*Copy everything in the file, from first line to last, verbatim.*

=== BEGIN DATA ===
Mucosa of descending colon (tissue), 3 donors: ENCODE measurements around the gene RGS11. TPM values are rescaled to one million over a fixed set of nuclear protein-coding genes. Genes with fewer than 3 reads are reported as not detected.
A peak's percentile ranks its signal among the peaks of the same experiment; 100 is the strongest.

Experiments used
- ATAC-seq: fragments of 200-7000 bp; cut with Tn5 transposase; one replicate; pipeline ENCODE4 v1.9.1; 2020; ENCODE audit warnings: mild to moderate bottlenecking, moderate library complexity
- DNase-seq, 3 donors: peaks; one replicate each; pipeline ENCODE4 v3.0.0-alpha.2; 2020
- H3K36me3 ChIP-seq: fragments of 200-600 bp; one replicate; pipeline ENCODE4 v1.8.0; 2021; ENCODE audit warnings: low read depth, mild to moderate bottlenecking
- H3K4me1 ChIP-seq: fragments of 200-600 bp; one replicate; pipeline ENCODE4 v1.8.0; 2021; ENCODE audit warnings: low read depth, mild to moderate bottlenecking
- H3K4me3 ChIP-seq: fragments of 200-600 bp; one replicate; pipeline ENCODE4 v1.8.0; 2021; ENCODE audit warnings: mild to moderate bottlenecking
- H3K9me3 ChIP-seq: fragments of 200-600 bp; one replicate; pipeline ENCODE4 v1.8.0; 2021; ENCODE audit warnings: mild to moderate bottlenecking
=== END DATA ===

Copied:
Mucosa of descending colon (tissue), 3 donors: ENCODE measurements around the gene RGS11. TPM values are rescaled to one million over a fixed set of nuclear protein-coding genes. Genes with fewer than 3 reads are reported as not detected.
A peak's percentile ranks its signal among the peaks of the same experiment; 100 is the strongest.

Experiments used
- ATAC-seq: fragments of 200-7000 bp; cut with Tn5 transposase; one replicate; pipeline ENCODE4 v1.9.1; 2020; ENCODE audit warnings: mild to moderate bottlenecking, moderate library complexity
- DNase-seq, 3 donors: peaks; one replicate each; pipeline ENCODE4 v3.0.0-alpha.2; 2020
- H3K36me3 ChIP-seq: fragments of 200-600 bp; one replicate; pipeline ENCODE4 v1.8.0; 2021; ENCODE audit warnings: low read depth, mild to moderate bottlenecking
- H3K4me1 ChIP-seq: fragments of 200-600 bp; one replicate; pipeline ENCODE4 v1.8.0; 2021; ENCODE audit warnings: low read depth, mild to moderate bottlenecking
- H3K4me3 ChIP-seq: fragments of 200-600 bp; one replicate; pipeline ENCODE4 v1.8.0; 2021; ENCODE audit warnings: mild to moderate bottlenecking
- H3K9me3 ChIP-seq: fragments of 200-600 bp; one replicate; pipeline ENCODE4 v1.8.0; 2021; ENCODE audit warnings: mild to moderate bottlenecking